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Sunday, July 17, 2005

The Mind of a Liberal

Earlier this summer I played in a summer festival orchestra. Being last chair in the second violins didn't exactly provide me with thrills, chills, and challenges, but it did provide me with something rather useful and necessary - money.

It also provided me with a fascinating glimpse of the inner workings of The Mind of a Liberal. Here are a few snapshots, for your education and edification:

A friend I hadn't seen in years sat right in front of me. He's a nice guy, and closer to my age than the 50-year-old twice-divorced women that made up most of the 2nd violin section, so we (along with three others that made up the "under 30's group") had a good time talking and goofing around. His bio in the season concert program proudly proclaimed that he is somehow involved with the Queer Arts and Artists Coalition, or something to that effect, at UCLA. (A family friend asked me at a concert intermission, "Maybe I'm still in the dark ages, but I thought it was an insult to call them queer?" "I think it's like the N-word for African Americans," I suggested. "If you're one of them, you can refer to each other that way and it's sort of a compliment. If you're an outsider and you use that word, watch out, because the Politically Correct Coalition Working For Openmindedness will come and get you." He nodded in enlightened agreement.) Might I add that this young man doesn't have to pay to attend UCLA; the "prestigious" Point Foundation gives him a scholarship because of his orientation. ("Hey Grandpa," I announced, shortly after discovering this fact, "I've found out a way to avoid taking out loans for school. All I have to do is boldly proclaim myself a long-repressed lesbian, and progressive organizations will pay for me to attend school! Then, when I've graduated, I'll send a nice thank-you note, with a P.S.: 'Just kidding about being a lesbian. Thanks for the money!' What do you think?" "I'd rather you didn't, doll," he replied with a laugh. "Don't put yourself in with those queers." Grandpa missed the memo about being Politically Correct.)

I went out to lunch with the second violin section one day, as part of a longstanding section tradition. Snippets of conversation drifted to my ears: "...oh, so I heard... well I hope he's faithful to HER..." "I heard she's getting married for the third time; she says she thinks this one will last..." (were the other ones just frolicsome flings, neither expected nor intended to last?) " %@#$ ex-husband..." "How's your girlfriend? How long have you been together now?" "Things are going well. It's been nine years now..." (NINE YEARS and no sign of commitment? Run away, sweetheart... he's a loser.) Finally Ann, a nice local violinist, announced quietly, "My husband and I have been happily married for 35 years..." This helped restore in me some basic optimism about mankind and marital bliss. Thank goodness for Ann.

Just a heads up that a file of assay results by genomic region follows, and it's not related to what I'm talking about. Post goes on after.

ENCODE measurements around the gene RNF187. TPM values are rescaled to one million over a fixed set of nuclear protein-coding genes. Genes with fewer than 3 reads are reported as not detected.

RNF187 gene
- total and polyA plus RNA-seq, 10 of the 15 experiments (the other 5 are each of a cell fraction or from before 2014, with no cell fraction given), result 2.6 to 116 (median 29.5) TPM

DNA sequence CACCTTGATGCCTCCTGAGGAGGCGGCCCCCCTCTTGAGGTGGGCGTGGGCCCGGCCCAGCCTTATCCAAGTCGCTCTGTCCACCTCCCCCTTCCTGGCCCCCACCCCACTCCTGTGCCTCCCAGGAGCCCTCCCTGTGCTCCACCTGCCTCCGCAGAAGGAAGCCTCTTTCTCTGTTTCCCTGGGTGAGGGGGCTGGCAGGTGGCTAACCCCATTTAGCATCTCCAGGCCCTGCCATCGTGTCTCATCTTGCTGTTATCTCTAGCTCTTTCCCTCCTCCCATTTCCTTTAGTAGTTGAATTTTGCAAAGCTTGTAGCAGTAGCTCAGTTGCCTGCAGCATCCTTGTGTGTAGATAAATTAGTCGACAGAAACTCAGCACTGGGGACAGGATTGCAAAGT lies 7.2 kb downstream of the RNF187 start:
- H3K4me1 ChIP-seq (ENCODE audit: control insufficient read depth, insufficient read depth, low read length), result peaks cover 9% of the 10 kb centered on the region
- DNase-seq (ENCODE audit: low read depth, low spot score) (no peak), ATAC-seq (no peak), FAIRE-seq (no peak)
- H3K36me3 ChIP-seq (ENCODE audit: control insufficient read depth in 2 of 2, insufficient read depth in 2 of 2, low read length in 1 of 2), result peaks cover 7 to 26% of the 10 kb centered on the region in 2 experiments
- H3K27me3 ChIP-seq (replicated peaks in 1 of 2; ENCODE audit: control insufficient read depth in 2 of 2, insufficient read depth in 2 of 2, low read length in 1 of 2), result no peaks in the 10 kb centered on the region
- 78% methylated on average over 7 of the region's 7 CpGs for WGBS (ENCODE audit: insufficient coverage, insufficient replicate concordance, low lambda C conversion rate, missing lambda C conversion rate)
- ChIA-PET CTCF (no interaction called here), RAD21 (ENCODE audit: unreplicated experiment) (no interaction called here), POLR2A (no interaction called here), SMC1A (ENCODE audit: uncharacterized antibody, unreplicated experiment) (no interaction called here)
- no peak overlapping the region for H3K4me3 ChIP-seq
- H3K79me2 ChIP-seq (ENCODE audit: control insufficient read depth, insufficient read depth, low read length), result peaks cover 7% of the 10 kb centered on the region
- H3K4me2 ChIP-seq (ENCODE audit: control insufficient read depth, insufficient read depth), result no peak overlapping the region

The orchestra's artistic director asked me how my brother Jonathan has been doing. "Oh, he's doing very well," I replied. "He doesn't play the cello much anymore, but he's studying engineering out at a university in Texas, and he's really happy." "Texas?!" the director exclaimed, "They'll ruin him there! Too many conservatives and Republicans! Save him and bring him back here at once!" He was serious. So I learned that in a group of musicians, it's just assumed that you're left-leaning in your political and religious beliefs. It didn't even cross this man's mind that I might not share his beliefs. I could have been offended, but instead I just laughed it off later with my family. Jonathan laughed and said, "Yeah, all those horrible conservatives - I fit right in there!"

By the end of the two week festival, it was getting a little harder to laugh. I overheard numerous conversations ridiculing or even lashing out against every person, moral standard, and philosophical or religious belief I hold to be dear and good and true. I stopped going to the evening parties, stopped rubbing shoulders with my open-minded, wine-guzzling fellow musicians. I went home and thought nasty things about Democrats and People Who Are Open-Minded (open-minded, that is to say, about everything except Christianity and the possibility of absolute truth). I didn't disagree with anyone out loud or start any arguments; I've long since realized that it's futile to attempt to reason with people whose worldviews are so, well, vague. There's a hint of New Age mysticism surrounding most musicians, so it's not just that they're staunch Democrats, pro-choice, Bush-haters, gun-control supporters, and all-faiths-are-welcome-except-Christianity types; they like to say things like "I try to make every experience as real as possible... yesterday I spent some time contemplating how the ground beneath my feet was dirt..." "I feel so grounded today; I feel I've come to a new place..." and other such things that sound free-thinking but don't really mean anything. (Call me a cynic; if you can decipher these statements I'll hire you as a translator for my future entanglements in the world of music.) It's hopeless to try to tell someone "Actually, I'm a Christian," when they will most likely just reply, "Jesus was a good being." I might then say, borrowing from Lewis and many others, "He was either the Son of God or He was mad..." and they might answer, "He? That's a narrow perspective... I feel..." and so on and so forth.

Absolutes are so last millenium; did you miss that memo?

It's so inspirational to read Douglas Yeo's articles on being a Christian musician and reaching that sector of the world for Christ, but then I venture out into the "real world," and it all seems so... unreachable. The chasm is so wide. Our paradigms are on different pages; completely different books even. And my idealism sinks.

I'm buoyant. I'll try again.

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